Oct 31 2020
Poetry review – INHERENT: Pat Edwards finds an intriguing blend of moods in these poems by Lucia Orellana Damacela
The author of this collection currently lives in America but she was born and raised in Ecuador, which accounts for the huge influence of that part of the world in these poems. At the centre of many of the poet’s lingering memories is Abuela, the grandmother, whose skill at gardening and cooking is treasured and commemorated with a deep reverence.
There is a great sadness that permeates much of the collection, a longing for the past, for warm seas, sunshine and the lifestyle that goes with these things. The poet clearly values her heritage and feels the loss of those who made her and blessed her with their wisdom and attachment to the homeland. At times, these elements are so heart-felt as to be only truly understood by the poet herself, though she constantly tries very hard to let us into her world.
In ‘The Paramo Train’ Damacela paints vivid pictures of the high treeless plateau where her father’s ashes lie, and in ‘Mango River’ we are transported by her description of picking mangoes from a canoe, the fruits being likened to “flavoured suns in our hands”. In ‘Altitude’ we share in the knowledge that the grandmother is fading until, finally, in ‘Mourning’ we share the pain of her passing. In the United Kingdom we often hear of how much worse a burial seems in the pouring rain. Damacela’s recollection of her Abuela’s funeral in thirty-six degree heat with her faithful dog, Rafi, moaning next to the coffin feels just as hard to bear.
With so much raking over the past, we might think that the poet has become a little lost in her memories. In ‘Mementos’ it is as if she rebukes herself, and all of us, for dwelling on the tiny treasures we keep to remember things by and concludes:
Nothing like the smell of camphor to abhor perdurability and the idea that holding stale things ransom equals to owning the moment.
Although still indulging in recalling things from the past, many of the next poems feel more up-lifting and positive. I was particularly drawn to the change of tone in ‘Sun Love’. Here the poet is gorgeously naughty and liquid, juicy even, writing of lovers who “lick each other’s/salty promises” and including lines like:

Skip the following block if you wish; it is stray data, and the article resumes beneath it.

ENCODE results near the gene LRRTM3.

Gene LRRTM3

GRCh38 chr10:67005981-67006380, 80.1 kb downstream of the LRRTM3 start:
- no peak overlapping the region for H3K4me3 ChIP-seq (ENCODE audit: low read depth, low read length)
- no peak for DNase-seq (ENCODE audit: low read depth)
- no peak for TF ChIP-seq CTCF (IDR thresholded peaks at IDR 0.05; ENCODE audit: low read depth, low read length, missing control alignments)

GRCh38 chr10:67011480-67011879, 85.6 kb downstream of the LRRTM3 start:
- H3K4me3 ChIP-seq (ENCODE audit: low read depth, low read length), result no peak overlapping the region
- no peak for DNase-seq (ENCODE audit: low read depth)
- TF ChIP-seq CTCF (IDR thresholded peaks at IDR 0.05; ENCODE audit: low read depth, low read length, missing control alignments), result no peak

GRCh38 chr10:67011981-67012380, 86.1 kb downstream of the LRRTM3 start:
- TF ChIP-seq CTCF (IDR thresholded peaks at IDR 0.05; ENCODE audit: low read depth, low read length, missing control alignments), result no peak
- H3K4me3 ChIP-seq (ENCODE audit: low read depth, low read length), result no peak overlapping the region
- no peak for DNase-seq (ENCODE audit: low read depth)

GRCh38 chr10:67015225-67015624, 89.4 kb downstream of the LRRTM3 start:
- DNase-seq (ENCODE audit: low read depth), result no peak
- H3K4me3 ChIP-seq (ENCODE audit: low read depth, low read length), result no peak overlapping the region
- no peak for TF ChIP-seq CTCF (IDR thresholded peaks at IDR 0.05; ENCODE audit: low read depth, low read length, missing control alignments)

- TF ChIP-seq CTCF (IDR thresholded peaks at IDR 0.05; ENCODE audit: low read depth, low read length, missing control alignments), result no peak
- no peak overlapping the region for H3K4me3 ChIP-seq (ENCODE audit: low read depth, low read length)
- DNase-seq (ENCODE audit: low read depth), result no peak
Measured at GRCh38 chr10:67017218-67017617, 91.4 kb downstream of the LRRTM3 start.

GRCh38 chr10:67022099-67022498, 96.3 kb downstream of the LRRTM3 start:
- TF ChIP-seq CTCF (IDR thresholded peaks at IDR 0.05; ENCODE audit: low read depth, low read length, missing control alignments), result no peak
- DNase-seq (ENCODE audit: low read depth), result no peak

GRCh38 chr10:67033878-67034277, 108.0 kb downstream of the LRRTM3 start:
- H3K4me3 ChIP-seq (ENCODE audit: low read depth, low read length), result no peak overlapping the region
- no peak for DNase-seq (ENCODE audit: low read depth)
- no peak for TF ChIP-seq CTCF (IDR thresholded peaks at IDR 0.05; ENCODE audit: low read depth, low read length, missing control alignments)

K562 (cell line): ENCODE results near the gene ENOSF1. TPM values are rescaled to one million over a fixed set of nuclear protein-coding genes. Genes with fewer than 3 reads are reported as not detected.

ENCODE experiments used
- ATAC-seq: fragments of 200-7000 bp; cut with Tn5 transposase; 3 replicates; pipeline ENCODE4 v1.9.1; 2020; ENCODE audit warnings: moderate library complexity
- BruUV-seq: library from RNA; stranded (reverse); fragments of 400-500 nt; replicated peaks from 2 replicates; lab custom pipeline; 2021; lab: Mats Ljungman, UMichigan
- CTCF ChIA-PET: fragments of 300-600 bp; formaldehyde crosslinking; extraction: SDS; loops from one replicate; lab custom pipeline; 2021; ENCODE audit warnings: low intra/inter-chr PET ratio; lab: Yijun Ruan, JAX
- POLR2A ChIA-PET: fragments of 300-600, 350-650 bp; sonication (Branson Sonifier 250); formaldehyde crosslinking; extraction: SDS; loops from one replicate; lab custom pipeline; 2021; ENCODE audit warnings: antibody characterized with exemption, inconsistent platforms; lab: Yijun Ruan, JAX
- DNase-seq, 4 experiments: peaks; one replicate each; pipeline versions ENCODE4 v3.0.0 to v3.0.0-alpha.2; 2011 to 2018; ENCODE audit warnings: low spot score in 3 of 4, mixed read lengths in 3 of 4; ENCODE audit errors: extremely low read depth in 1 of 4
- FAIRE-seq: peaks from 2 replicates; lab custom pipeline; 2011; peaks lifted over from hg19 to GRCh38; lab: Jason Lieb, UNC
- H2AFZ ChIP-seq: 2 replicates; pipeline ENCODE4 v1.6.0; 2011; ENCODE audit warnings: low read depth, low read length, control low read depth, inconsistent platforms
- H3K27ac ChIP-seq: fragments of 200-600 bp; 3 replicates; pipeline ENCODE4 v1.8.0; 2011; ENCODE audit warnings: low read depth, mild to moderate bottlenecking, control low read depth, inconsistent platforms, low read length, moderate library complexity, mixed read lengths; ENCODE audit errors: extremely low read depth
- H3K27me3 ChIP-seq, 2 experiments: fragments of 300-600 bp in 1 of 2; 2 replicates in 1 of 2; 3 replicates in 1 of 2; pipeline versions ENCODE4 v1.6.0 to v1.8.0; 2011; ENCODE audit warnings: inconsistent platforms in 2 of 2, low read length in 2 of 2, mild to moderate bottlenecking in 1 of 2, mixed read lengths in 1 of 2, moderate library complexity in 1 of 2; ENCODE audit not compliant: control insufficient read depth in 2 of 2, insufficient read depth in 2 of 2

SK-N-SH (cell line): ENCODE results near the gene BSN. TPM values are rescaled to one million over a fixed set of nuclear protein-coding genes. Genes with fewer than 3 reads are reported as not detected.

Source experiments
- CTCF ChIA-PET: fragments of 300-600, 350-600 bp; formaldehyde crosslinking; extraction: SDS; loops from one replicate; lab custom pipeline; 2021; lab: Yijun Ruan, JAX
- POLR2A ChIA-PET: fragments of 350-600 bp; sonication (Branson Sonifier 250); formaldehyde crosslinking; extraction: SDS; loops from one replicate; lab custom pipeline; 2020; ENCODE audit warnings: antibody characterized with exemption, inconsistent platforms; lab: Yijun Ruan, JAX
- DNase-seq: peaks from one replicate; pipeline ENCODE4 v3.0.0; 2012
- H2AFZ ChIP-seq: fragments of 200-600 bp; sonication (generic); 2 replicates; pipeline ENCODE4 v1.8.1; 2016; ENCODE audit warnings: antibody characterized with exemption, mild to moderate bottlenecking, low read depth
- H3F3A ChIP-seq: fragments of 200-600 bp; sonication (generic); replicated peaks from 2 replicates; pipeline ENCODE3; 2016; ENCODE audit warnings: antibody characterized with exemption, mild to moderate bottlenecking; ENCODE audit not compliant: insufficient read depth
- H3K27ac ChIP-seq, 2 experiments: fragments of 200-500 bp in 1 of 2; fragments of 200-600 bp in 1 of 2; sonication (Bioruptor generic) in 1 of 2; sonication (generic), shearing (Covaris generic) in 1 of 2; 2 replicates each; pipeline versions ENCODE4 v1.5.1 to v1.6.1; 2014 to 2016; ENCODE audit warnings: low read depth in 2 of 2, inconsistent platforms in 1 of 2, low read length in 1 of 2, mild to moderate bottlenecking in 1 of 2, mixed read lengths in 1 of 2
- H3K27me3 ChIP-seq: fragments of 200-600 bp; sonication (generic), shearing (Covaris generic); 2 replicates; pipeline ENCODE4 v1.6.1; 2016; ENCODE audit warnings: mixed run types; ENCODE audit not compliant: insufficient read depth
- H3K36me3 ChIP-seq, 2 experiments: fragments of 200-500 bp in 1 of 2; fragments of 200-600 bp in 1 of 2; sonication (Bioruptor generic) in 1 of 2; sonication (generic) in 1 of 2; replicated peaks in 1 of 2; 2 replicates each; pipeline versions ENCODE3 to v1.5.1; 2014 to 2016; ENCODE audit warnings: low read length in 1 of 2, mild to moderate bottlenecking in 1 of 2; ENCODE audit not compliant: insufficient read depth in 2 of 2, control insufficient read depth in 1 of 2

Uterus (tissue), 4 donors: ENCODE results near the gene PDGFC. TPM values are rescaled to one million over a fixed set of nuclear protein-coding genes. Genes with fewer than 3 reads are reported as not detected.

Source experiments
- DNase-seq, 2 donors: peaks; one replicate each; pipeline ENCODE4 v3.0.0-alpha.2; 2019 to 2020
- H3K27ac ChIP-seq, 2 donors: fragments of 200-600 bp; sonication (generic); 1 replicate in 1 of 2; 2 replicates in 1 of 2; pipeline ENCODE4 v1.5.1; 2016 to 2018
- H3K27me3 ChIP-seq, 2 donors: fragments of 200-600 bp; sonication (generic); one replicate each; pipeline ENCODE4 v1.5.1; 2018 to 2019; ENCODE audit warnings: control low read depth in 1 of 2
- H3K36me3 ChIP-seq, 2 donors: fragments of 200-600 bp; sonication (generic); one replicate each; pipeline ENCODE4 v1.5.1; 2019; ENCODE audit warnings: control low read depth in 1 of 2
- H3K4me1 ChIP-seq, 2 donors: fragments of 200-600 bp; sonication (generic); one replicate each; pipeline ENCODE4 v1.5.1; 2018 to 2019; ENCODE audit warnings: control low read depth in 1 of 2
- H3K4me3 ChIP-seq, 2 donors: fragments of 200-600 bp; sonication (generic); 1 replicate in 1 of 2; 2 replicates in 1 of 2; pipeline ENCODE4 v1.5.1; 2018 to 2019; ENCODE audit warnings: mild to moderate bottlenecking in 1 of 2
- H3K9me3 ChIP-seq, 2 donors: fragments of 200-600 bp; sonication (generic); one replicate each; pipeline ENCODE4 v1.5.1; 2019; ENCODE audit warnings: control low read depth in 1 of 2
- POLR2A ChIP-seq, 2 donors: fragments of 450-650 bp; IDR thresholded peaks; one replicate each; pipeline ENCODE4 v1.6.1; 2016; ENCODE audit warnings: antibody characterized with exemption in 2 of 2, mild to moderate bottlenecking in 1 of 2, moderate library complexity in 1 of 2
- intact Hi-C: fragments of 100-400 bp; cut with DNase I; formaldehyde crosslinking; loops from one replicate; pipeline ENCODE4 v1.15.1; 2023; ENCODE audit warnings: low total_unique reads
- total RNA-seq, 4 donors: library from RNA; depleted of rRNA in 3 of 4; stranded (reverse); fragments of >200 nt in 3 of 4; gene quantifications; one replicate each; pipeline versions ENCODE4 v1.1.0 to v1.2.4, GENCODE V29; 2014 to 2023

Melt a lime candy under the sun’s tongue hyphenate kisses interlock shadows.
The poet gives us snippets of family life such as those in ‘Drenched’ when her son comes into the world, “his hair the soft blow of the most ancestral force”. We experience a strange mix of humour and annoyance in ‘The Limits of My Love of Nature’ when a wasp stings her daughter. There is Christmas happiness in ‘Holiday’ where “wonder shimmers the gifts/nesting under the tree” and we hear the laughter of children on their sleds in ‘Joy, Repeat’. At last we come back down to earth with the possibility of cancer cells in ‘Intruders’ but ‘Rain Noir’ brings the reader “the smell of second chances and redemption.”
Damacela sometimes plays with how a poem looks on the page, as well as utilising couplets and the modern sonnet. She is brave enough to be confident in the very short poem of only six lines, where the message has to sing out in so few words. As a reader, I understand the poet’s nostalgia and her ache for home, but I was better able to connect when she was being up-beat and hopeful. This collection seems both a work of passionate out-pouring and of careful control; it shows Latin temperament mixed with the cool balm of the wisdom we all hope comes with experience.